Vancouver housing crisis prompts dramatic rethink
When Vancouver planners developed a 10-year strategy to improve housing options in the city back in 2012, the situation was already dire.
So, in the strategy councillors approved, they set ambitious targets for creating different forms of low-cost housing, including a target of 5,000 subsidized rental units and another 11,000 market-rental units within 10 years. They promised there would be more kinds of housing in all neighbourhoods and that the city would aim to ensure that there was at least a shelter space for every homeless person.
Then everything got much, much worse. House prices skyrocketed to unheard-of levels. Tenants started to see rents go up by huge leaps, at the same time that the number of stories about evictions through various loopholes increased. Homelessness crept up as the lowest-cost housing in the city was steadily eroded.
Now the city’s housing planners say it’s time for a dramatic rethink.
“It’s a mood change,” says Kathleen Llewellyn-Thomas, the city’s general manager of community services, whose department is leading the plan to redo Vancouver’s housing strategy. “Our public is talking about this all the time. We owe it to them to have a conversation.”
This time, she said, they’ll be open to almost any idea that anyone wants to propose.
In Toronto’s upscale Rosedale area, for example, the city allowed owners to convert larger homes into apartments. Vancouver could look at that.
In Seattle, the city gives developers of rental projects property-tax breaks in exchange for guaranteeing that rents will be affordable to people making less than the median income for the city. That’s something Vancouver planners rejected in the last housing strategy, but could be reconsidered, said Ms. Llewellyn-Thomas.
Another thought is to create a kind of Nexus fast-track lane for any project that has a component geared to lower-income buyers or renters.
The planners are looking at any suggestions for how to help non-profit groups build more in the city and new strategies for protecting renters.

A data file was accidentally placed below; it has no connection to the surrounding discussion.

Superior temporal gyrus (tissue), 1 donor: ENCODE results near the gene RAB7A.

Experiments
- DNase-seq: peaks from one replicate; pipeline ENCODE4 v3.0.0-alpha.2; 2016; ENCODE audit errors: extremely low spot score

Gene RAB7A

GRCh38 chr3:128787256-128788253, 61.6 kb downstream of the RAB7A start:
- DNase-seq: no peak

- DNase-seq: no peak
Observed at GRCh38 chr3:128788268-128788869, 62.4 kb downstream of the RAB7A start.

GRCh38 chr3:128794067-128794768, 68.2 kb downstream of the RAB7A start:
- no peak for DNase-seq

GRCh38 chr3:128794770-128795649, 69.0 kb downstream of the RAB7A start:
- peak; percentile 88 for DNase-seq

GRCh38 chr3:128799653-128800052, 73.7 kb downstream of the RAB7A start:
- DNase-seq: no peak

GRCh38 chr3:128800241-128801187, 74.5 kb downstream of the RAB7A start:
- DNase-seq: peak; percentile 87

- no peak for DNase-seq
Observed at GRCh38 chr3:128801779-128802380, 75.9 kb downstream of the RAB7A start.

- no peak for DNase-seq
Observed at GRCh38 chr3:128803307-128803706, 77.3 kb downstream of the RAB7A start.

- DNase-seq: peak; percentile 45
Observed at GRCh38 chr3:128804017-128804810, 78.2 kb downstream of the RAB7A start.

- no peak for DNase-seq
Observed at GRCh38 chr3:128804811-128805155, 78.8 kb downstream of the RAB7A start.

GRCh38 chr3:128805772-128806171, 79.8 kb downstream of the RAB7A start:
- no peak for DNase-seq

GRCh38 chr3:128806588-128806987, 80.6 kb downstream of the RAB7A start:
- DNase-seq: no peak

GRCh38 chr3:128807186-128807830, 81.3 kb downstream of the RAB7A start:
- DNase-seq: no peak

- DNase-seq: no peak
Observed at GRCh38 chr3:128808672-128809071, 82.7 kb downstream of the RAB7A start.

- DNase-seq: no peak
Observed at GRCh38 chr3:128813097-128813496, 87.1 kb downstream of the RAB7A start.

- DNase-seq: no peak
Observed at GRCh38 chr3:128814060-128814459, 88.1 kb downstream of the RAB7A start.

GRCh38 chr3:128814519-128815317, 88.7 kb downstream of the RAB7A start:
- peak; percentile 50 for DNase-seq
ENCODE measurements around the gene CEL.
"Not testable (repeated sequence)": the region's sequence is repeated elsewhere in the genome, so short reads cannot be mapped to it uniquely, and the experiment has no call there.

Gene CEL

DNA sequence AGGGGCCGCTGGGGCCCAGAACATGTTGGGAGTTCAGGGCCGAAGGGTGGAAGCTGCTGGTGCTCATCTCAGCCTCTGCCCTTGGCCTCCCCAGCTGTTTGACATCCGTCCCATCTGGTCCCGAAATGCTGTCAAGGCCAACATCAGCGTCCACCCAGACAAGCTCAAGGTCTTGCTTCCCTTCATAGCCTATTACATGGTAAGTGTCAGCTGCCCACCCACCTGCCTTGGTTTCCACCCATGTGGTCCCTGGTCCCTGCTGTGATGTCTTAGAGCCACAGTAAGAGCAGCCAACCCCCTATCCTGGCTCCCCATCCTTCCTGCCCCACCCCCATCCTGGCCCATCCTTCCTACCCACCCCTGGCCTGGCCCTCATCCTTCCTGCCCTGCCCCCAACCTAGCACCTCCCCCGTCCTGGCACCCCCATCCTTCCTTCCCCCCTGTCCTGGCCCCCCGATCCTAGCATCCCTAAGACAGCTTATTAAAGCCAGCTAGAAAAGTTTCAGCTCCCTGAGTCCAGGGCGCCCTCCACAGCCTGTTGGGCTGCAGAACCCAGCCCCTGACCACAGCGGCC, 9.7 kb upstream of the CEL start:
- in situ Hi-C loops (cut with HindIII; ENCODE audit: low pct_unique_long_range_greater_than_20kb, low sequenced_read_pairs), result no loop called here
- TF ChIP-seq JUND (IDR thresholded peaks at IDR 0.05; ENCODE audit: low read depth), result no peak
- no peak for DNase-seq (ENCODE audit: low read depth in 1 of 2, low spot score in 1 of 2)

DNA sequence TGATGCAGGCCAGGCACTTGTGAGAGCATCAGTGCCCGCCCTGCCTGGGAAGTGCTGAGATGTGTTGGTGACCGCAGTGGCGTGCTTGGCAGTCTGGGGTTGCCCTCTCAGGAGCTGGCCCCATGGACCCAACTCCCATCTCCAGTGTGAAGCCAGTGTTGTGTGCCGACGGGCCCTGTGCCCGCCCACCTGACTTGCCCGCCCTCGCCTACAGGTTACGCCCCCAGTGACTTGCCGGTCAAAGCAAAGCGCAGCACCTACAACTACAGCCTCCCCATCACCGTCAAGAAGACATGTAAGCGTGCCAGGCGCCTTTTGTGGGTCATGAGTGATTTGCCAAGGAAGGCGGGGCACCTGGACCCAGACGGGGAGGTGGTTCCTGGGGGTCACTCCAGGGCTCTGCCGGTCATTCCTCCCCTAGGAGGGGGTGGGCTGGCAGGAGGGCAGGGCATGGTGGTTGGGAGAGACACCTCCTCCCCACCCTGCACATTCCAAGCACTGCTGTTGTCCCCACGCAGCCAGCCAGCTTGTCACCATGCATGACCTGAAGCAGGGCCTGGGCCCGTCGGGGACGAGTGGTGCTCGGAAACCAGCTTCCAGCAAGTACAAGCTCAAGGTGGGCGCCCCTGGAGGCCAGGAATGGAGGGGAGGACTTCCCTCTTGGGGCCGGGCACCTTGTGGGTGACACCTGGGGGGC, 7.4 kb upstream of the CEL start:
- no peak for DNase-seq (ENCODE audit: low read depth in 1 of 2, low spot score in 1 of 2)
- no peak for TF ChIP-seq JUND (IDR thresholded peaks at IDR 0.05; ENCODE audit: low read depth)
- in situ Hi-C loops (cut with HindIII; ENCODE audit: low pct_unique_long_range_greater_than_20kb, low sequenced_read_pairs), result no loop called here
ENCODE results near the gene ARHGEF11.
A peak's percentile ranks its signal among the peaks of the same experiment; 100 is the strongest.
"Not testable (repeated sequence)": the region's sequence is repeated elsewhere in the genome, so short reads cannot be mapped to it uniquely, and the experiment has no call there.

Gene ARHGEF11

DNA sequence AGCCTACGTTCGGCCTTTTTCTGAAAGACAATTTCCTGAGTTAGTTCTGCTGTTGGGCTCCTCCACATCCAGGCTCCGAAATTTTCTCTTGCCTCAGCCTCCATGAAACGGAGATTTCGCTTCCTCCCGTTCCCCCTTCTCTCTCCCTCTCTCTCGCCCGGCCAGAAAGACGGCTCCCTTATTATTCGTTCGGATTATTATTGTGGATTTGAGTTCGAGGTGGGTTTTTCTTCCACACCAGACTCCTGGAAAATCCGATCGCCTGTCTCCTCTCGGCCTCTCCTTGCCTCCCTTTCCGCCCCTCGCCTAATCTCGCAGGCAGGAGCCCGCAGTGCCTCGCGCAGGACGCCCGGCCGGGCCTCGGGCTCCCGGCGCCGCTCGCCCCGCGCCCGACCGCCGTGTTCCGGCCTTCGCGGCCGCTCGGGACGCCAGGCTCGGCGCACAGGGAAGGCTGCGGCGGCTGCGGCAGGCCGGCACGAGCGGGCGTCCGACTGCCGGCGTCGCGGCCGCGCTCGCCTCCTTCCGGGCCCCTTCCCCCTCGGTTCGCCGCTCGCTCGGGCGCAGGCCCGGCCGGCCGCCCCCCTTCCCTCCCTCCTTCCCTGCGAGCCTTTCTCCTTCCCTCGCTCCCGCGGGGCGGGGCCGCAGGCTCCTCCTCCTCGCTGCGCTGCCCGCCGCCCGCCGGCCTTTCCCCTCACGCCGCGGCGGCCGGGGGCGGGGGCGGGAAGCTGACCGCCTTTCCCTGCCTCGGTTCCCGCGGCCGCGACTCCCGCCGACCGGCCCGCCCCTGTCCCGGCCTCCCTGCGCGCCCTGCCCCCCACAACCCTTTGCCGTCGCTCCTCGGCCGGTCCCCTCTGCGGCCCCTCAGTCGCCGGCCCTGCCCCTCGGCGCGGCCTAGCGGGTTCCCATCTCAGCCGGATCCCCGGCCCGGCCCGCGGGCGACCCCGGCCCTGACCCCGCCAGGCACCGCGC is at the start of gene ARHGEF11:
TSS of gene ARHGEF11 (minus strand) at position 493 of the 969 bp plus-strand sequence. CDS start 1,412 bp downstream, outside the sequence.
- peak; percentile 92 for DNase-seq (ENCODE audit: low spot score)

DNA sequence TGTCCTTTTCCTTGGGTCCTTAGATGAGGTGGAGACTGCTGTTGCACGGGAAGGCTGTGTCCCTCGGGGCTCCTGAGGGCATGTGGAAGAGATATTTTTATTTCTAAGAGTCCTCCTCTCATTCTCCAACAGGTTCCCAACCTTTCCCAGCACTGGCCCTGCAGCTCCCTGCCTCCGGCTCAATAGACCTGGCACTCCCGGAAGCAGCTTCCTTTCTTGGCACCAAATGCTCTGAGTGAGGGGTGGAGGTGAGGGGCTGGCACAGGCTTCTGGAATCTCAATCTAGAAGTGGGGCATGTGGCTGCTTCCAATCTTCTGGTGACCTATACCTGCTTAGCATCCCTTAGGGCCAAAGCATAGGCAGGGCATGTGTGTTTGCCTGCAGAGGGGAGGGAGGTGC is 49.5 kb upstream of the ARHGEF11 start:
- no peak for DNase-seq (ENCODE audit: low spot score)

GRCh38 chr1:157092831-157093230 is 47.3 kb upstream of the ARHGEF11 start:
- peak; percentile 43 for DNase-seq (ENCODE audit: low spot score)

They’re even prepared to listen to ideas about making more incursions into areas zoned for single-family houses, although cautiously.
“We wouldn’t do anything that takes decisions away from the community to consider something that would mean you raze a community to put something else in its place,” said Ms. Llewellyn-Thomas.
There will likely be no shortage of people weighing in on the process. Renter advocates, community groups, real-estate developers, non-profit housing organizations and many others have been debating solutions for years and will be offering them again.
Two new groups that have emerged in Vancouver in response to the housing crisis will be adding their new perspectives.
The group Housing Action for Local Taxpayers, while mostly pressing for provincial and federal action such as limits to investor-immigrant programs and crackdowns on money laundering through real estate, also wants to see more “family-friendly useful housing.”
Spokesman Justin Fung said that doesn’t mean they want the city to encourage the kind of redevelopment that would mean losing the older affordable housing the city has now.
“There has to be some thoughtfulness about how you create that supply,” he said.
His group also wants the city to keep pressing the province to implement a new kind of tax, originally proposed by a group of local university professors, to connect housing prices to local incomes. That proposal suggested charging a property surtax to owners who can’t provide proof that they have local incomes.
Another recently formed group, Abundant Housing Vancouver, has been pushing in recent months to see more areas of the city opened up for medium-density projects, especially affordable-rental buildings.
“There is a lot of benefit to be gained by opening up more low-density areas, in more affluent areas, to take the pressure off sensitive zones,” said spokesman Brendan Dawe.
Planners won’t be hearing just from locals.
The city is organizing a week-long conference with speakers from around the world Oct. 24-29, including experts from Europe, Australia and the United States.